Yeah, the caption is right. Remember I said that I needed to extend the blue wire to ground and make another red wire to go out from there to the Remote Start? The Blue wire should not even be hooked up there. Straight from the relay to ground.
In the end it all worked out…AFTER I hooked it up and it didn’t work.
Turned out that the little white connector I used broke. Why? Because I soldered the ethernet cable to the little tiny original wires and they could not handle the strain, so I pulled it apart, spread the crimp connector and soldered the ethernet directly to the pin. Good. No… The pins were female and I soldered the entire opening full of solder. So not only did I screw that up, I destroyed the pins in the connector attached to the box trying to jam them in.
So I rummaged some more, and managed to find an identical connector! Yay. This time I took my time and made sure I did everything correctly. That connector turned out GREAT!
But it still didn’t work. I checked for shorts, and found that one of the spade connectors on the back of the screw terminals block wasn’t soldered very well and broke off when I was soldering on the other connections. Sooo, I melted the everliving Christ outta the project box resoldered the wire back into the hole in the spade connector, taking care to not contact the plastic with my soldering iron.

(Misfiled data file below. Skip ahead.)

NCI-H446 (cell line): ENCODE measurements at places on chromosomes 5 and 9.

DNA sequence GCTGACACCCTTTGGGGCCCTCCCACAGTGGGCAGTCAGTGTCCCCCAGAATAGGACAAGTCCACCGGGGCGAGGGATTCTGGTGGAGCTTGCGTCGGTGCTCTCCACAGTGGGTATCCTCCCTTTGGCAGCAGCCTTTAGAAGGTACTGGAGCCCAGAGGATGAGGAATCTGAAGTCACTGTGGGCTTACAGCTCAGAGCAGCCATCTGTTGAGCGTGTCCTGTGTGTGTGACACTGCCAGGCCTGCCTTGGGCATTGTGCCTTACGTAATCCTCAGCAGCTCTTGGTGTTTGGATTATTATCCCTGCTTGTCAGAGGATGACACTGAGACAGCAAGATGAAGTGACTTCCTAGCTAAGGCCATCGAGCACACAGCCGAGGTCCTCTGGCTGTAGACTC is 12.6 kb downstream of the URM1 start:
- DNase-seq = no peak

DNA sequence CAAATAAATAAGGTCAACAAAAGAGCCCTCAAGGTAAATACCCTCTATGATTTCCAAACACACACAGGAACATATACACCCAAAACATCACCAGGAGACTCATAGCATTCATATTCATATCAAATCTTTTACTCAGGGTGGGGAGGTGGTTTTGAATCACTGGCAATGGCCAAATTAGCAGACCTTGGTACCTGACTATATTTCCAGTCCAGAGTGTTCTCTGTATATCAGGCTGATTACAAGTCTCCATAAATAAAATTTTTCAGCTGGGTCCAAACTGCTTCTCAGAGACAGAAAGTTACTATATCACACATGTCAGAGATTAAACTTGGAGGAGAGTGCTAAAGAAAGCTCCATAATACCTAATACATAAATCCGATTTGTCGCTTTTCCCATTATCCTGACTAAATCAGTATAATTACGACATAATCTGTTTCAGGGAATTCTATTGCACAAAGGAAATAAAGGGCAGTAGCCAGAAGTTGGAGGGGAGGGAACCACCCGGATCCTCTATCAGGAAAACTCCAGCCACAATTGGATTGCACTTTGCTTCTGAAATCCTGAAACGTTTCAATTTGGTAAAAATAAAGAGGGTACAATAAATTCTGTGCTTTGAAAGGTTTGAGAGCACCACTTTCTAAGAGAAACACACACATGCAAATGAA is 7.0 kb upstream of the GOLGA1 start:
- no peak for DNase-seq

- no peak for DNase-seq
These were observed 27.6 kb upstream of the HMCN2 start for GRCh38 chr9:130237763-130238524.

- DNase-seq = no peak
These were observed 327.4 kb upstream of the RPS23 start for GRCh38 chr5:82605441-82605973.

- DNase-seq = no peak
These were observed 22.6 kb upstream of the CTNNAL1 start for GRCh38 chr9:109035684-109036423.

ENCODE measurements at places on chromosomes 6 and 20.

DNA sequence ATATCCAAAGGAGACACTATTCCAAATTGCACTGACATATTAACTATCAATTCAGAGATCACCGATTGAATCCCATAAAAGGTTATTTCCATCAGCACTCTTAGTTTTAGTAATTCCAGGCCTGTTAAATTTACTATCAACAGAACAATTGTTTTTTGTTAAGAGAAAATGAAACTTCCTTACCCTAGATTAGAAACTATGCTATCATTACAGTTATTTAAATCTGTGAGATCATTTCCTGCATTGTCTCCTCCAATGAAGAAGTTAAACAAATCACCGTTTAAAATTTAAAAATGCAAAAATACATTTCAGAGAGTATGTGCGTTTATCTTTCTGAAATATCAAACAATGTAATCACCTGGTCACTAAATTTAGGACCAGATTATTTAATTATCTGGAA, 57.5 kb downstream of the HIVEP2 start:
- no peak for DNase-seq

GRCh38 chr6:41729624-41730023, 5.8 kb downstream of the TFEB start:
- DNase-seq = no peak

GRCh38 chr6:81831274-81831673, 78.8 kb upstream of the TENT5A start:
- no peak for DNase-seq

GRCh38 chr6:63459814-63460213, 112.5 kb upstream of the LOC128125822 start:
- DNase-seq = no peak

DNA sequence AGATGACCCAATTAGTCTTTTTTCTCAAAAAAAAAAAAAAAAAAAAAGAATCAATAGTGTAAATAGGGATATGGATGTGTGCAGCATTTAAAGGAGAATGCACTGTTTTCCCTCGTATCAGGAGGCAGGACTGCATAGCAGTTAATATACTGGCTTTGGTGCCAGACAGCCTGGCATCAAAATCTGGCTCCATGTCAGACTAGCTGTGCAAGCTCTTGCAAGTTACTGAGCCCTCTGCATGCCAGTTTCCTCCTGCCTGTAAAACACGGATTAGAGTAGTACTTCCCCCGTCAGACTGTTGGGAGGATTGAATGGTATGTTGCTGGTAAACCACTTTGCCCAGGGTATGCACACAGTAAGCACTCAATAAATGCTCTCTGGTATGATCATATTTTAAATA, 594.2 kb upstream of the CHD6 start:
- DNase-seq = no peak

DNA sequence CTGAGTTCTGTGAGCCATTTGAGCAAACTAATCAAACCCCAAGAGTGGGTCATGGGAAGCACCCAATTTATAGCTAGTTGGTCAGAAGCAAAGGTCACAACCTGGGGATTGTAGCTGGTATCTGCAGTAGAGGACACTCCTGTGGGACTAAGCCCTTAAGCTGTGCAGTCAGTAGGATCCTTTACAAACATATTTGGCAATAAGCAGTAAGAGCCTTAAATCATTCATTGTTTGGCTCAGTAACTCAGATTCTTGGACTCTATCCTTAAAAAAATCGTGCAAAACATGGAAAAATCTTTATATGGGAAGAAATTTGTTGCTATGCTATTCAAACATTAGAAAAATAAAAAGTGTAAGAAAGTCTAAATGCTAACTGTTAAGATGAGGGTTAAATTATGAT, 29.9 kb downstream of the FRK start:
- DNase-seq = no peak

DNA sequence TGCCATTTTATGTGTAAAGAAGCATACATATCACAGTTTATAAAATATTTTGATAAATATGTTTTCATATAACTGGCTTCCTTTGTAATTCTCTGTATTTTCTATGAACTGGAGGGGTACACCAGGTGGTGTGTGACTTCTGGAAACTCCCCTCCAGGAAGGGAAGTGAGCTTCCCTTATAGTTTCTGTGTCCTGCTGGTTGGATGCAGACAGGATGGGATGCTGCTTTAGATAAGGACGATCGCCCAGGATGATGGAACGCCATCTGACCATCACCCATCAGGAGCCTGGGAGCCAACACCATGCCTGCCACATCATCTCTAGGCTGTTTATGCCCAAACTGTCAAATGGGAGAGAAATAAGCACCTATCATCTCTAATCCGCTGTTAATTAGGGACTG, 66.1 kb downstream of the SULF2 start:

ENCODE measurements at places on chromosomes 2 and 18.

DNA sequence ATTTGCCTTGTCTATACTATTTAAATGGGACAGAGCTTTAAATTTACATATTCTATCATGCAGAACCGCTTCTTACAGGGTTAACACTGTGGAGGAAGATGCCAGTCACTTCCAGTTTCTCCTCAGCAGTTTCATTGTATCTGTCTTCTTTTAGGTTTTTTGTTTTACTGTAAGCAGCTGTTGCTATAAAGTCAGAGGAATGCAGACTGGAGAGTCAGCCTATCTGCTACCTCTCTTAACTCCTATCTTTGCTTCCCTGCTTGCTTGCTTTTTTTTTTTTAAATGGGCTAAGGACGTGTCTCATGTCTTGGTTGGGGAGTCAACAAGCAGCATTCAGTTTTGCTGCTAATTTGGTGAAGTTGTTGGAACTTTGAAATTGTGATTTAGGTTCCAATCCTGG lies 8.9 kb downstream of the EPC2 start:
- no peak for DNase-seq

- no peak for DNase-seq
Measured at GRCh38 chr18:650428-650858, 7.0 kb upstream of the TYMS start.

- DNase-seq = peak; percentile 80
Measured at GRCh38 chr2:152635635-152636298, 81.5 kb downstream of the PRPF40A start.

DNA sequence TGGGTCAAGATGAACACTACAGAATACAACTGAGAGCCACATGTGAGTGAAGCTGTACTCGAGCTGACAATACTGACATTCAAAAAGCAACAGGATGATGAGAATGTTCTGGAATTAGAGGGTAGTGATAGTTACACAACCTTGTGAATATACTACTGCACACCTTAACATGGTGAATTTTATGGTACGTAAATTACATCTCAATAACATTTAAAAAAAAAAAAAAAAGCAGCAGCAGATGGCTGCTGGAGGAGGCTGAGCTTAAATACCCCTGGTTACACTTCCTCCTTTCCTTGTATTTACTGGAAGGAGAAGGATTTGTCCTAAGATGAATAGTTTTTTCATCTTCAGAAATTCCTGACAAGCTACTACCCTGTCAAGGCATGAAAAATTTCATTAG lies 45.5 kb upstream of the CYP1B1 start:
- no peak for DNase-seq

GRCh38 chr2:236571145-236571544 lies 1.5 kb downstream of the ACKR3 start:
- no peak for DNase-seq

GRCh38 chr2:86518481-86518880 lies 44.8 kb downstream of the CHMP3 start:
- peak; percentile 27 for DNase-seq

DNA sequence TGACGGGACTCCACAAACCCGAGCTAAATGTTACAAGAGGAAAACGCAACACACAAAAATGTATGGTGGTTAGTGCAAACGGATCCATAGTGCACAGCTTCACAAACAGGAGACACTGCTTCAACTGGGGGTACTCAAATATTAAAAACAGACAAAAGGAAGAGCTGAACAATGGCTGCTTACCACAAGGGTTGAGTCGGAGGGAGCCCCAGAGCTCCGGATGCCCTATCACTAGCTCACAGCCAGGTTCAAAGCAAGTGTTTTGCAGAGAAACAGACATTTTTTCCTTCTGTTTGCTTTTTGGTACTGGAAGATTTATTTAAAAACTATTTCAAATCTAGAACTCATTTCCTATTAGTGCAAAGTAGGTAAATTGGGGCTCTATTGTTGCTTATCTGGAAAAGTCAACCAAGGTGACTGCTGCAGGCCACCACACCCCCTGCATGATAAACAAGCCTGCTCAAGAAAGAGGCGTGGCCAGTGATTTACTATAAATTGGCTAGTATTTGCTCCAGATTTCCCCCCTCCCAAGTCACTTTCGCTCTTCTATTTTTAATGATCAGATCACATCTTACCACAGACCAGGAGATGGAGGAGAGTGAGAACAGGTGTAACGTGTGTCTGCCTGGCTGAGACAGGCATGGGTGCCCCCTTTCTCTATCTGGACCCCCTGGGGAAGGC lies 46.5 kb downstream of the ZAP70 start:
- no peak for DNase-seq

With that, the whole thing was together, and once installed in my car, worked like a charm. Since using it for about a week now, I have come to the conclusion that I probably will not purchase more minutes with the cellular provider, rather I will simply use the calendar on the phone to set events for when I leave for work or leave work to go home. This is what I have been doing most of the time thus far. There have been a few occasions where I used the call function, like when I left work early; but for the most part I leave at the same time every day. A recurring event on the calendar takes care of that just fine.
- Remote Start – $35
- Phone – $10
- Minutes – $20
- Perf Board – $0.45
- Project Box – $2.10
- Relay Socket – $1.79
- Relay – $1.69
- Solder, tools, wire, optoisolator – $Free (Had or Scavenged)
Overall Cost of project: $71.03
Well worth it if you ask me.